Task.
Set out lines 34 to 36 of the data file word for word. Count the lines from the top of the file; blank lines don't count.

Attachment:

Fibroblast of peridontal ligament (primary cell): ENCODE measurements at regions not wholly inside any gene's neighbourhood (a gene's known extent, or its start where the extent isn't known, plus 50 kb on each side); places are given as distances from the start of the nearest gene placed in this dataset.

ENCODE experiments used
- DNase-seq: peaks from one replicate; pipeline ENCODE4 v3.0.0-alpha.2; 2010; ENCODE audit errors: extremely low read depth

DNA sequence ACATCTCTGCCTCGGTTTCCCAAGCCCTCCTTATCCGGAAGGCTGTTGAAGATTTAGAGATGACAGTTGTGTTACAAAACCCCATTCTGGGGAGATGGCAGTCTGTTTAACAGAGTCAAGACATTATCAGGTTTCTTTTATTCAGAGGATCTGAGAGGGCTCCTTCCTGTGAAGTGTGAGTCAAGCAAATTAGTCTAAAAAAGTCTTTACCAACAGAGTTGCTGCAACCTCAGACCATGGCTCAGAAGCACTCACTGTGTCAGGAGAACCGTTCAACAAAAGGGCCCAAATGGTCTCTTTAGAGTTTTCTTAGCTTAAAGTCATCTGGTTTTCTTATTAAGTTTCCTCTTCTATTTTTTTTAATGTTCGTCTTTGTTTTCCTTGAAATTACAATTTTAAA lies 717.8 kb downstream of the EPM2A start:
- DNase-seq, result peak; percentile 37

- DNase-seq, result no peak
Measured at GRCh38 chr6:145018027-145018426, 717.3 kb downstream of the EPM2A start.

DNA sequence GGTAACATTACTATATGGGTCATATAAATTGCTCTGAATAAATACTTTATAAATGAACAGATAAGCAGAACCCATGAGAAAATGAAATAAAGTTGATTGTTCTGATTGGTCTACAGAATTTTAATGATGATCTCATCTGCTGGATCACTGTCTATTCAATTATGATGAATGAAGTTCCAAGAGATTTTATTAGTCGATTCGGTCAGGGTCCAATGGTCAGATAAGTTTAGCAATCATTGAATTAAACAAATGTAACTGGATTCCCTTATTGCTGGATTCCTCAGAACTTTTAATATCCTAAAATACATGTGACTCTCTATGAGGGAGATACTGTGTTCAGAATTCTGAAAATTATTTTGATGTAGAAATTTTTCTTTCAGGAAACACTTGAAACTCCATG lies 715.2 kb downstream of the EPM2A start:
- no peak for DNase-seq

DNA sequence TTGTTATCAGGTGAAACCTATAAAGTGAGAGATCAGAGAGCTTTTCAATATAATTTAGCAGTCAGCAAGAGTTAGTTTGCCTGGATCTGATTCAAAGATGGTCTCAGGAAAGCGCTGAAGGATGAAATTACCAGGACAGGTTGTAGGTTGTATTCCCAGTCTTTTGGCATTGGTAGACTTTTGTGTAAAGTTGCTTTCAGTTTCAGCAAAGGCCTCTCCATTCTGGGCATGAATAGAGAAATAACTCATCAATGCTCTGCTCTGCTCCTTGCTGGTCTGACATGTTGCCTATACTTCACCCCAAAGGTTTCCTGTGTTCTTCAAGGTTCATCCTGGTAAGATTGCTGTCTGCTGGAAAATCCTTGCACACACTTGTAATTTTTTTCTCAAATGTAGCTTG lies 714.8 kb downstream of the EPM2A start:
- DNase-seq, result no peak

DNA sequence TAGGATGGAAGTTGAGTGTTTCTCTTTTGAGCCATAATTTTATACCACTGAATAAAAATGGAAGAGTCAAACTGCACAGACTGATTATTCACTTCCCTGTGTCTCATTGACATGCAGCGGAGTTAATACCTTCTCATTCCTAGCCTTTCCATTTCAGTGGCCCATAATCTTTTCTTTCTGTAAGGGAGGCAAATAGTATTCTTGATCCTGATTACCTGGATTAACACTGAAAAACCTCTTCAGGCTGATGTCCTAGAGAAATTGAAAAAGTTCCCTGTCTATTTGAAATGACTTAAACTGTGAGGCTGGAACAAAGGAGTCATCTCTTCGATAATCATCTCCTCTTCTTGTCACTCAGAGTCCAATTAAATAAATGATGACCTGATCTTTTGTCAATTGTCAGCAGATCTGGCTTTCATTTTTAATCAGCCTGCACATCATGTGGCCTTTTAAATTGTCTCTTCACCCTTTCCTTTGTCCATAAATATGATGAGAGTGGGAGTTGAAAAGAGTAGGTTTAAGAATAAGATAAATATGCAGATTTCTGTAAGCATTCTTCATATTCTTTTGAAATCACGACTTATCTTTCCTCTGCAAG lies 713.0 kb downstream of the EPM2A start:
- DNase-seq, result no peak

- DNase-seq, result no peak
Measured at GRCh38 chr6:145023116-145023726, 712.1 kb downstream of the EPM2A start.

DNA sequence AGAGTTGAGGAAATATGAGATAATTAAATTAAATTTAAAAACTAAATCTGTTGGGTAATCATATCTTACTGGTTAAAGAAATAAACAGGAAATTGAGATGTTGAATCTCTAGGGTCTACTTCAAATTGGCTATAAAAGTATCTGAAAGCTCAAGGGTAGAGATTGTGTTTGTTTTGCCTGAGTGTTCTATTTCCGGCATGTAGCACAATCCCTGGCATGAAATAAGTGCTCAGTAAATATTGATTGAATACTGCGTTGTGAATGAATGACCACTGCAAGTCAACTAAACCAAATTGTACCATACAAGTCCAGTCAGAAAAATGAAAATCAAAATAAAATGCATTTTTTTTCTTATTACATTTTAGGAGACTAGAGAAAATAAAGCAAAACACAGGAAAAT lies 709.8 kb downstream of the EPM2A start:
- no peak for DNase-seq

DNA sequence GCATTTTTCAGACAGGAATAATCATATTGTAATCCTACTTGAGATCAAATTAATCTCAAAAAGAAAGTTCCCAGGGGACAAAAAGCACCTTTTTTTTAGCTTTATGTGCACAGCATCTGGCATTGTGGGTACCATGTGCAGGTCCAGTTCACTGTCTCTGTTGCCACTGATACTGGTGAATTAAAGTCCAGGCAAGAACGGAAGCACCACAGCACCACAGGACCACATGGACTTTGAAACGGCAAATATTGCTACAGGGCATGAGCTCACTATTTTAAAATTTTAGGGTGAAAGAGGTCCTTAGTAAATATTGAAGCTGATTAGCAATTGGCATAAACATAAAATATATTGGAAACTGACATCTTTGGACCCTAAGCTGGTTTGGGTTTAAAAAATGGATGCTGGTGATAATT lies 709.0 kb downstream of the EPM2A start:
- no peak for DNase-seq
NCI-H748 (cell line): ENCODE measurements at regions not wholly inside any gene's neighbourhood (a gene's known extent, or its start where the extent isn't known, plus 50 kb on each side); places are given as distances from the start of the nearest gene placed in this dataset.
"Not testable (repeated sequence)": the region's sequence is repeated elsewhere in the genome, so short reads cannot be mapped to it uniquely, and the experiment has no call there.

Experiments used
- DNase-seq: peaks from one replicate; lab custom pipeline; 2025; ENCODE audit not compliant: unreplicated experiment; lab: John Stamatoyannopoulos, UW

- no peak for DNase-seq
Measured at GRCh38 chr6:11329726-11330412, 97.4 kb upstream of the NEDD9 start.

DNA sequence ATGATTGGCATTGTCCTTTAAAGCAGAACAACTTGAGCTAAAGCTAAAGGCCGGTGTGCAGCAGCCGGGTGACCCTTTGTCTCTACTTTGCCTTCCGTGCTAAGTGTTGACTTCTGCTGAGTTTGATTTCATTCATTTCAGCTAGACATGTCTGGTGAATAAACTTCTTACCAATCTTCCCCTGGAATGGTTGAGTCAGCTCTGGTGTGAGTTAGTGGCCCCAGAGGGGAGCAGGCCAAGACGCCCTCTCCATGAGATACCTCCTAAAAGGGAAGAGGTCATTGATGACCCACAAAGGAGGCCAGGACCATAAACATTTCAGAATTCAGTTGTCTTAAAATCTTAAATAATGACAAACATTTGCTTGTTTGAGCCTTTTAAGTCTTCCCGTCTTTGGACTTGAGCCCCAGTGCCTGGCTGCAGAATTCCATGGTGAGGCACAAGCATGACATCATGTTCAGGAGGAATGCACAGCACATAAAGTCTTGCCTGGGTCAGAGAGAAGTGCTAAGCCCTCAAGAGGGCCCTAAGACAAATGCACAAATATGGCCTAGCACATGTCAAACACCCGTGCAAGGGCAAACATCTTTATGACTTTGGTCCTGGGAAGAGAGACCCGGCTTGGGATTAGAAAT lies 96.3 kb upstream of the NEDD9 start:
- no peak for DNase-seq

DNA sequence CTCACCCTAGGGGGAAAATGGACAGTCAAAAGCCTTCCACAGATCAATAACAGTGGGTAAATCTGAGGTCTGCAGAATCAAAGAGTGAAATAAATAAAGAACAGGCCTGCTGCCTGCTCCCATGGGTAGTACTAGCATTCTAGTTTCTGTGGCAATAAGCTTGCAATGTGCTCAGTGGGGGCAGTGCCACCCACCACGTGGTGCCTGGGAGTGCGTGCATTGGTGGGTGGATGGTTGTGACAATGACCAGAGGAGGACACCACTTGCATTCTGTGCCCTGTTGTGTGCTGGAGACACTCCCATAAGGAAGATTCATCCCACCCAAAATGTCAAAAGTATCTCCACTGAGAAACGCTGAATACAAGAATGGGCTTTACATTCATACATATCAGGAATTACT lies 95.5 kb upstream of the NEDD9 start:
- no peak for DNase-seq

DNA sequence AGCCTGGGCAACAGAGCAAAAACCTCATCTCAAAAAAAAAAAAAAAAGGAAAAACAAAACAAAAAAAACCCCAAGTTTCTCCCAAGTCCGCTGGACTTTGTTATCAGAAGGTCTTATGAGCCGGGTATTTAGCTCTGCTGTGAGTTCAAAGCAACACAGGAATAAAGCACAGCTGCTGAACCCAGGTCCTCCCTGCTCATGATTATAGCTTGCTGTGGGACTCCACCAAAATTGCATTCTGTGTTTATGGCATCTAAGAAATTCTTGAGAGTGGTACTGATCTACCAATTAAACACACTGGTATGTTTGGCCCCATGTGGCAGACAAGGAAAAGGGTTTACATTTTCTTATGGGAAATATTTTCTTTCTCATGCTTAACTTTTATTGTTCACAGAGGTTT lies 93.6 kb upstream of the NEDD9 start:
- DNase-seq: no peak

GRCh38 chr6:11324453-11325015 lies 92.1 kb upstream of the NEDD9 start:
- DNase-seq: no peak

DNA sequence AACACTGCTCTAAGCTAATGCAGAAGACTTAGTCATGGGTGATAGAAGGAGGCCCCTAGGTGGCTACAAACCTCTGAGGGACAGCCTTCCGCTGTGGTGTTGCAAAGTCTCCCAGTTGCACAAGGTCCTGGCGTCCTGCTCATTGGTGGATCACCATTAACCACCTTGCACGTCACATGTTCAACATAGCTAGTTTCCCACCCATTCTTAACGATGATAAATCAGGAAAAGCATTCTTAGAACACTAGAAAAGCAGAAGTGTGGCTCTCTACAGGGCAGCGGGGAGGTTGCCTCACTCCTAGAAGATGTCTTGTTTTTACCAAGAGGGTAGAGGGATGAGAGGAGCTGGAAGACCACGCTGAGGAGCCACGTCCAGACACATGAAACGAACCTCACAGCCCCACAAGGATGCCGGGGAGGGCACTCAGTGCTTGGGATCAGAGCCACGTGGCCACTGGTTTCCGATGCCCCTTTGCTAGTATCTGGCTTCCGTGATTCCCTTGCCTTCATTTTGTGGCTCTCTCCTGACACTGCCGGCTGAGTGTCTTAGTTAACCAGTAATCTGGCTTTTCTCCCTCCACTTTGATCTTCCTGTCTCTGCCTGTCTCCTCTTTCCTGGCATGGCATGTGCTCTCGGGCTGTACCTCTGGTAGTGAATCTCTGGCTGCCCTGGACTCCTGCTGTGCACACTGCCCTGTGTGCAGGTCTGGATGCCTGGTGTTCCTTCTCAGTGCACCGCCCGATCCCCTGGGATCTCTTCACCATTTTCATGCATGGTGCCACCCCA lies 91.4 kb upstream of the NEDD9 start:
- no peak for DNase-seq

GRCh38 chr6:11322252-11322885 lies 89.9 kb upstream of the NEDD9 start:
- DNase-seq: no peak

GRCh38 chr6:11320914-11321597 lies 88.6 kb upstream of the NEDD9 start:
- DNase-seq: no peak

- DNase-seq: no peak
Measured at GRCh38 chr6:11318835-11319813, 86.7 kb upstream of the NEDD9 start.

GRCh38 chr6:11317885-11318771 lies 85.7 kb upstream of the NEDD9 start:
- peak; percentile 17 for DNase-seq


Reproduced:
DNA sequence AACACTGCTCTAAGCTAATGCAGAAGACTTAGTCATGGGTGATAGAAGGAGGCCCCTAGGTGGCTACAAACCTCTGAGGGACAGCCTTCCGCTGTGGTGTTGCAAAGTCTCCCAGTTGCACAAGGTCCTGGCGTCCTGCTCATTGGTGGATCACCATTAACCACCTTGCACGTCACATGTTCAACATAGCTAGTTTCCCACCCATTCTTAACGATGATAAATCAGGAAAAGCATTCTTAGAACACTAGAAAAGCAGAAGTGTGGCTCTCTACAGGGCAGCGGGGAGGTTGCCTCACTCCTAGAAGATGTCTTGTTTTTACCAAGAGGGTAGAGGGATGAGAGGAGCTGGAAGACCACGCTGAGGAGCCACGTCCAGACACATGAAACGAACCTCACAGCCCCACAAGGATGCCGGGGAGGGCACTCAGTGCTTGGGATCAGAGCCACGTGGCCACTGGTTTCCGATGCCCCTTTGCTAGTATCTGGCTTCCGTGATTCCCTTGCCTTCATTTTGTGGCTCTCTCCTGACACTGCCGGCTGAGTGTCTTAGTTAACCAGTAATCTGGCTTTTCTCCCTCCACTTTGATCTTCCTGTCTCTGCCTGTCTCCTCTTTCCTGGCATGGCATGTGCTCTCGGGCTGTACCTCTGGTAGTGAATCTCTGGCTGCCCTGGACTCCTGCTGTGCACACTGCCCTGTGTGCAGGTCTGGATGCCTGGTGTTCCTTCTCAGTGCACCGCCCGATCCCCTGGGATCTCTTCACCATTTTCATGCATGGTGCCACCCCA lies 91.4 kb upstream of the NEDD9 start:
- no peak for DNase-seq

GRCh38 chr6:11322252-11322885 lies 89.9 kb upstream of the NEDD9 start: